This ties in with what I was saying in the last post about the tick-tock of anxiety. Placing your existential eggs in the basket of thought is a perilous decision. Because thinking is so fast and erratic, one is always anxious about breakage. There is much to be said about resting in the concrete, staying put and honing a skill.

Translating Adrian’s professional aperçu into my world, then it becomes about people rather than materials. The skills I have to hone are teaching and therapy and my workstuff is the human mind and its wellbeing. But his decision to hone and engage with stuff is inspiring in other ways.

For a long time I’ve suspected that daily engagement with the actual stuff of the world rather than our thoughts about it, leads to mental health. Our consciousness according to Alva Noë arises because we have brains in bodies that move in a world. The essential component of heightened consciousness is that the body is emplaced in a vibrant and ever-challenging and refreshing world. Not a stale simulacrum of thoughts. In short, too much thinking kills us.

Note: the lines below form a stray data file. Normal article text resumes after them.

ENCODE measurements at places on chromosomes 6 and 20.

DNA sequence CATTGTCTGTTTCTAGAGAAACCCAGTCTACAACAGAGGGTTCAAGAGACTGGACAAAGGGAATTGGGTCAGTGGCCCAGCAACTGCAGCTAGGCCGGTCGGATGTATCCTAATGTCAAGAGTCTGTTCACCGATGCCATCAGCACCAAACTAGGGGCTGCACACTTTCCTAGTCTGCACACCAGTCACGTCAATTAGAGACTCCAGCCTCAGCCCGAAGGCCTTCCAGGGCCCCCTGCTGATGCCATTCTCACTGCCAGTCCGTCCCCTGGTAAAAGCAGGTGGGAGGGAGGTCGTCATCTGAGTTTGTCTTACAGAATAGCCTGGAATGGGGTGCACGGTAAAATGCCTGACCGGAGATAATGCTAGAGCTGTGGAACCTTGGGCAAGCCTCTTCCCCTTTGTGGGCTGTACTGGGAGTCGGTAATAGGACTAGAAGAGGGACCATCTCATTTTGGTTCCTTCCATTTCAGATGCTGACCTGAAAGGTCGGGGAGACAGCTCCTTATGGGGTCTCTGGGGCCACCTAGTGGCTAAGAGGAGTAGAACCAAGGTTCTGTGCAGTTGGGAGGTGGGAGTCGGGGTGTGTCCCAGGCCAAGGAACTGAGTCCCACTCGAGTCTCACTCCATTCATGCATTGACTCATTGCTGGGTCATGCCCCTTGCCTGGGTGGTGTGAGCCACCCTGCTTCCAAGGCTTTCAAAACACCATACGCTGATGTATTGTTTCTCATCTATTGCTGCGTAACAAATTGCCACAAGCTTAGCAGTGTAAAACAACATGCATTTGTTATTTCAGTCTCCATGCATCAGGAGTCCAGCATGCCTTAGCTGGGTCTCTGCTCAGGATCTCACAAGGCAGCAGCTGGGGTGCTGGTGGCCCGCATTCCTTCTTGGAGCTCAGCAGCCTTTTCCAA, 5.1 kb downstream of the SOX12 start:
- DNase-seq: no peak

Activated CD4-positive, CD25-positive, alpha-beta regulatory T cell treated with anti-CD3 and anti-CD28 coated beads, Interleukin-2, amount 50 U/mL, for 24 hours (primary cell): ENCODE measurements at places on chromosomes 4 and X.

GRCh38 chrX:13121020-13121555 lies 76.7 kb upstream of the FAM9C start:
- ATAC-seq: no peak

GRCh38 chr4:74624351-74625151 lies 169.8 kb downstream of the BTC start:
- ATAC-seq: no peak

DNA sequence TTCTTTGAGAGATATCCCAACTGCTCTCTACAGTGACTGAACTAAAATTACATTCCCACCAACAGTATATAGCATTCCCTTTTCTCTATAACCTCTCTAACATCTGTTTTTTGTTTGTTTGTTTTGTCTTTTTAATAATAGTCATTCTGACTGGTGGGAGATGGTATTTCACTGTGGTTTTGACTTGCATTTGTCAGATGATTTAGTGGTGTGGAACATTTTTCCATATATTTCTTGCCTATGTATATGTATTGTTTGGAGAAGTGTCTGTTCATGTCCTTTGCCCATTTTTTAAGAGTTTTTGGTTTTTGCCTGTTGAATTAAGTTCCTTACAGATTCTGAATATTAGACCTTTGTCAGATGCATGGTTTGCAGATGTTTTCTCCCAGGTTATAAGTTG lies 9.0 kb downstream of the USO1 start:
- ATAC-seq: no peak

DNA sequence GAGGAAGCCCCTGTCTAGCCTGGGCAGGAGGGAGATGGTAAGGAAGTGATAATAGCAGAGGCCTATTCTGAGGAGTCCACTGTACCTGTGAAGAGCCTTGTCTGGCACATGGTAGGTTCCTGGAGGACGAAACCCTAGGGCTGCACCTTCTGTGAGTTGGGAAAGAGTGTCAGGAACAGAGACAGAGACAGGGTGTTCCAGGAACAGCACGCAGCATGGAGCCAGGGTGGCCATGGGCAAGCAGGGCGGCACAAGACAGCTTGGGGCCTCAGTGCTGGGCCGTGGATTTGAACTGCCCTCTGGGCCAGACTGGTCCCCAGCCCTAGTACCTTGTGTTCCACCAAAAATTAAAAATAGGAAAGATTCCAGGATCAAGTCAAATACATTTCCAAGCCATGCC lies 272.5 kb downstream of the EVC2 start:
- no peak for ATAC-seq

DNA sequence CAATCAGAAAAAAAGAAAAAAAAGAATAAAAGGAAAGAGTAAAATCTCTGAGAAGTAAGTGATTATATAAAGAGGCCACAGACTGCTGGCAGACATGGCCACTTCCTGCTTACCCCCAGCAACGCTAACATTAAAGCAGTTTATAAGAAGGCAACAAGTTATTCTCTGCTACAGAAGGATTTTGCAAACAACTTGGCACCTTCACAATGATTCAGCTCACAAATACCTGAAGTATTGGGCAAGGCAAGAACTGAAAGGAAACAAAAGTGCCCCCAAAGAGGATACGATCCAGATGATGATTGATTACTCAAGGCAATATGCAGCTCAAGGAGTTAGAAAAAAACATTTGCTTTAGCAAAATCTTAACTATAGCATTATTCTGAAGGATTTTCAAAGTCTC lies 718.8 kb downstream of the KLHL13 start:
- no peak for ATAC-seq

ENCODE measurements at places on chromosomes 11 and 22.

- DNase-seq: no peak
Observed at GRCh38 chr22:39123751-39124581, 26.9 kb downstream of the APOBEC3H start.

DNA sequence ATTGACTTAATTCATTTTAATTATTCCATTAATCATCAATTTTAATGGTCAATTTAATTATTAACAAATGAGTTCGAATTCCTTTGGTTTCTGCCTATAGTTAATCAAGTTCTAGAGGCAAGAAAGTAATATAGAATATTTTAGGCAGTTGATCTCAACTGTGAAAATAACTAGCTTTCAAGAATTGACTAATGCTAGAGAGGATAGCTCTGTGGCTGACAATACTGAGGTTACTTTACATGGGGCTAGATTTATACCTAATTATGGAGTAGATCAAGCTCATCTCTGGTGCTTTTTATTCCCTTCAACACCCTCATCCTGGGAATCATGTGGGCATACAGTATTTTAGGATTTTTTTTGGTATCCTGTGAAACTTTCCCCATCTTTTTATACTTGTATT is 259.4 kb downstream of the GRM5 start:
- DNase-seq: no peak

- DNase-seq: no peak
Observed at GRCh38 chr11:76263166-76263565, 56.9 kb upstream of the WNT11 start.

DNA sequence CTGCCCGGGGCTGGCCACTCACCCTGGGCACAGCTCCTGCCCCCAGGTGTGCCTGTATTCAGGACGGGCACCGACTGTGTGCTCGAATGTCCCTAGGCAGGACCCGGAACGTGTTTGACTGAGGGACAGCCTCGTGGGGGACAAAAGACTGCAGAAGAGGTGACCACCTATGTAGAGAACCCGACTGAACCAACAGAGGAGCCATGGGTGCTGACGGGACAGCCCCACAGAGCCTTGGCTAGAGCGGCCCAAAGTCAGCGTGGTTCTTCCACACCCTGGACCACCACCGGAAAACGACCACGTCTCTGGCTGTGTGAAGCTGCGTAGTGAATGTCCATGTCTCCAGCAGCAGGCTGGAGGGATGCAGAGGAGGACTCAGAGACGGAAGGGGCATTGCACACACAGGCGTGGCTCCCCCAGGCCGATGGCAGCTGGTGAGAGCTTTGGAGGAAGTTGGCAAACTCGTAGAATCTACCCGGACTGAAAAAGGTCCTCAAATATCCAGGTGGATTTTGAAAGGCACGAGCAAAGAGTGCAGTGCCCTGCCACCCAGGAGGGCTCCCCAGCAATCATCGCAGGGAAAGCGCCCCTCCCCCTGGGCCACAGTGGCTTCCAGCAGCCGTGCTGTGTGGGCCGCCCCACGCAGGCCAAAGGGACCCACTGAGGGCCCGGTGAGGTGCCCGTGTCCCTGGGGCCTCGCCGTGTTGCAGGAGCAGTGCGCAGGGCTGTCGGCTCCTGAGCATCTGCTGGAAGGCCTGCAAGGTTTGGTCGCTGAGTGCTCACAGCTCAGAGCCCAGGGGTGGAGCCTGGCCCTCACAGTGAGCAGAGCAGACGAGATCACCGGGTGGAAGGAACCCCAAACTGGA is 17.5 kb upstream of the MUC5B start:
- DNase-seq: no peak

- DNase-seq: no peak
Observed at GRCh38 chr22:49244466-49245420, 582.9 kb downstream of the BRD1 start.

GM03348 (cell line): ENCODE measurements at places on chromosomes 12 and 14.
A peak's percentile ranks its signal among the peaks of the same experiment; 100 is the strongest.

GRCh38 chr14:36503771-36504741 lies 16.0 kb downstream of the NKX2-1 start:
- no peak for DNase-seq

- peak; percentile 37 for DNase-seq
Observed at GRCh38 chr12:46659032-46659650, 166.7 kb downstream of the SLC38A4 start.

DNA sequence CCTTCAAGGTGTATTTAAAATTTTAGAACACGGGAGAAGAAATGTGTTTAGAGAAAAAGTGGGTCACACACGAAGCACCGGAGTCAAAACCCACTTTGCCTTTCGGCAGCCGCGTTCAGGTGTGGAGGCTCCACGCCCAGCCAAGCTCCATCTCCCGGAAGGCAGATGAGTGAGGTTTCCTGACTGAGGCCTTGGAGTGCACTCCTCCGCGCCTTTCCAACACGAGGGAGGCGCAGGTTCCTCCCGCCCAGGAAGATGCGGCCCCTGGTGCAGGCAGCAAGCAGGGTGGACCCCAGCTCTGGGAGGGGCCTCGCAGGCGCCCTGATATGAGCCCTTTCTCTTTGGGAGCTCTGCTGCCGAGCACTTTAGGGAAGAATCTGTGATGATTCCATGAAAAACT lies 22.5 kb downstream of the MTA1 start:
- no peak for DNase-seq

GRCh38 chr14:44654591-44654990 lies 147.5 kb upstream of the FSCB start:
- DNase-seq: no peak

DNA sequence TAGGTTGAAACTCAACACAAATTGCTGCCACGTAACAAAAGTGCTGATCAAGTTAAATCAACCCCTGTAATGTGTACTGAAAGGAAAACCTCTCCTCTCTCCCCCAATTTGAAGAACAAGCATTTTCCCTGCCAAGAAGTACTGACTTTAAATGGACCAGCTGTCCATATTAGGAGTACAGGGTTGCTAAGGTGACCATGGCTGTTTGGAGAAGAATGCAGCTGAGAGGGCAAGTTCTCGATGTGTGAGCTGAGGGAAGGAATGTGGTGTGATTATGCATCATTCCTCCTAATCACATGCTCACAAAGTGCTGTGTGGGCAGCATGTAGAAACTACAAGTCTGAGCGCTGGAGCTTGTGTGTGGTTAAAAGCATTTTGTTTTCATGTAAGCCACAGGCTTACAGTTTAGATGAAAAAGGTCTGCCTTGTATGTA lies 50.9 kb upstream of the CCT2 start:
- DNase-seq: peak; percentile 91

I was staying with my very action-orientated friend Tamsin who juggles a magnificent family of children, a challenging journalistic career, a novel-writing strand and a panache with vegan chocolate and home-made cosmetics. That level of relentless doing makes me quail a little – but as she points out: the doing breeds energy. Just as thinking makes us anxious, there is a certain kind of doing that is not addictive workaholism but is a virtuous generator of connection. So although Tamsin is working non-stop, the daily interaction with children, colleagues, cocoa-butter feeds back into her consciousness and enlivens it.

I would hazard a guess that this kind of doing (like Adrian’s daily battle with steel and oak) is tempered or made wholesome by interpersonal context. This is what stops “healthy doing” becoming “anxious doing”. We need to stay rooted in the world and other people.

Reading Iris Murdoch’s letters she writes to her French lover, Raymond Queneau: “ I don’t care a hang this evening about anything theoretical. I care so much more about people, indeed I always do.” Elsewhere she says: “Being incarnate is a business”. Which strikes me a doubly wonderful. The flesh and bone of being human as a joyful activity.